San Francisco presents a mixed CRE market, with subdued office leasing but strong demand in sectors less amenable to remote work. Elevated costs are impacting construction projects.
➥ THE TAKEAWAY
Zoom out: The Federal Reserve's Beige Book underlines a pervasive slowdown in commercial real estate nationwide, particularly in the office and multifamily sectors. This trend, characterized by rising vacancy rates, declining rents, and financial challenges, paints a subdued picture for the real estate industry's recovery across various U.S. regions.
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Trepp Forecasts $352 Billion in Apartment Loans Maturing by 2027
A recent analysis by Trepp reveals that a significant volume of multifamily bank loans, totaling $351.8 billion, is set to mature between 2023 and 2027.
Methodology: Trepp's analysis uses a rating system from one to nine to assess the risk of loan defaults, with higher numbers indicating greater risk. Most notably, markets like New York City, San Francisco, and Seattle have seen a decrease in high-risk ("criticized") loans, while seven out of the ten largest markets have witnessed an increase in such loans.
Market trends: Certain markets, especially those that struggled during COVID-19, such as New York City, San Francisco, and Seattle, are now witnessing rent growth. Conversely, markets that flourished during the pandemic are now facing issues due to a mix of supply-demand imbalances, rising expenses, higher interest rates, and looming economic recession concerns.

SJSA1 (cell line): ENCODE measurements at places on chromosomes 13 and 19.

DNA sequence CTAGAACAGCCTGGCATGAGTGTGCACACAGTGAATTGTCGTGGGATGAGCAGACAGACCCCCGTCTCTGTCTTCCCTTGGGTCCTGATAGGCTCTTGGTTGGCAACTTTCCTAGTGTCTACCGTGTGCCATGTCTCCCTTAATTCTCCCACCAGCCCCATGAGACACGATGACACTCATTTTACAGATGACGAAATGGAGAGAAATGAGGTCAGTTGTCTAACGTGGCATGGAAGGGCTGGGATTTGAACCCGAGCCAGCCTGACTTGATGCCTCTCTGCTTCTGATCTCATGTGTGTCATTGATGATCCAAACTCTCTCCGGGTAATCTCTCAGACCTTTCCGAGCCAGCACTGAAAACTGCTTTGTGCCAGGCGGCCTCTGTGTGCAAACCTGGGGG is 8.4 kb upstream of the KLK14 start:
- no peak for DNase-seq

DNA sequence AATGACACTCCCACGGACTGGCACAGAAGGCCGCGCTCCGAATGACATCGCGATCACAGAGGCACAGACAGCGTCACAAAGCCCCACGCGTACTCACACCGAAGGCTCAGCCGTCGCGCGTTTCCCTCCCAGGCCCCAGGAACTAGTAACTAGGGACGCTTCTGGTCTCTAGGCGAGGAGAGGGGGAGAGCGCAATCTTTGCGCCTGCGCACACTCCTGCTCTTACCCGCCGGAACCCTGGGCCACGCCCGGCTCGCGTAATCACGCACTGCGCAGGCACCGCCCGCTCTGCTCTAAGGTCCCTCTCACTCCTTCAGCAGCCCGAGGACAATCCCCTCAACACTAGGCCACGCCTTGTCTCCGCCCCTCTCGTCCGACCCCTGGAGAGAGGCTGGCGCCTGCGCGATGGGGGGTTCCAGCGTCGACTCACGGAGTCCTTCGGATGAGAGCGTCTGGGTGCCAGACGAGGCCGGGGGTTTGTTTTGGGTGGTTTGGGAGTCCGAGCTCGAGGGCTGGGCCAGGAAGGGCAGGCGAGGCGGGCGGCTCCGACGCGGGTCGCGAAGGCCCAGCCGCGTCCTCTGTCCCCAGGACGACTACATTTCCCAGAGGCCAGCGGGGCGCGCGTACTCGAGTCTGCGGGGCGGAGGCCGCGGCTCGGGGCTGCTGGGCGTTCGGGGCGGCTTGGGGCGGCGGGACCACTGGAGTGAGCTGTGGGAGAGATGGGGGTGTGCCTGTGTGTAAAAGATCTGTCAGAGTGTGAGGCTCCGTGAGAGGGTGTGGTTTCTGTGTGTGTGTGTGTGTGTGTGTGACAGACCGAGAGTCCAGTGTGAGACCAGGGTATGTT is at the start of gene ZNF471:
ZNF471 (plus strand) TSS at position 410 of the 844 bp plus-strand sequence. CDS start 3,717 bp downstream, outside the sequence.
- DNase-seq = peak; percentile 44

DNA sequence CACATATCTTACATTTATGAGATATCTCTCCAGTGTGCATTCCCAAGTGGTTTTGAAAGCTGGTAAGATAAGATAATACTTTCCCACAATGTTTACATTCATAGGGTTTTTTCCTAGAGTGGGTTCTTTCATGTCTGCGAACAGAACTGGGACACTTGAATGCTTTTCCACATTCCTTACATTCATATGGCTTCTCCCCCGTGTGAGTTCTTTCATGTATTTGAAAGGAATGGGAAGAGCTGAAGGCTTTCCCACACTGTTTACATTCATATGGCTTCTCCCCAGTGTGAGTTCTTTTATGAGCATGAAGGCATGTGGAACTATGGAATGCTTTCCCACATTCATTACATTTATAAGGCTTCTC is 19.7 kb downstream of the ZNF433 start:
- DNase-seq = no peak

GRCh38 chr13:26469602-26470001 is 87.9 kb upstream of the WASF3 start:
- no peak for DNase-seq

Sun Belt pressures: In Sun Belt markets, notably Houston, an influx of new supply is pressuring rents and potentially stressing bank notes. Houston, with the highest share of criticized loans at 38%, is grappling with weak absorption rates and declining rental growth, compounded by high construction rates and increased insurance and maintenance costs due to its coastal location.
Phoenix we have a problem: Known for its fluctuating market dynamics, Phoenix is experiencing a surge in new property deliveries. Despite a current 0.0% delinquency rate in bank-held multifamily loans, the high rate of loans on the servicer watchlist and over-supply concerns, coupled with fears of a recession, signal a rising perceived risk in the region.
➥ THE TAKEAWAY
Why it matters: The impending maturity of a massive $351.8 billion in multifamily bank loans by 2027, as identified by Trepp, puts major pressure on the sector. While cities like New York, San Francisco, and Seattle show a positive trend with decreasing 'criticized' loans, most other major markets are facing an upward trend in such high-risk loans, marking a potentially turbulent phase ahead for lenders and investors.
The chart, created by TS Lombard's Dario Perkins using IMF data, illustrates the forthcoming maturities of commercial real estate debt. Additionally, as reported by mainFT, the amount of delinquent CRE loans at banks has reached its highest point in ten years.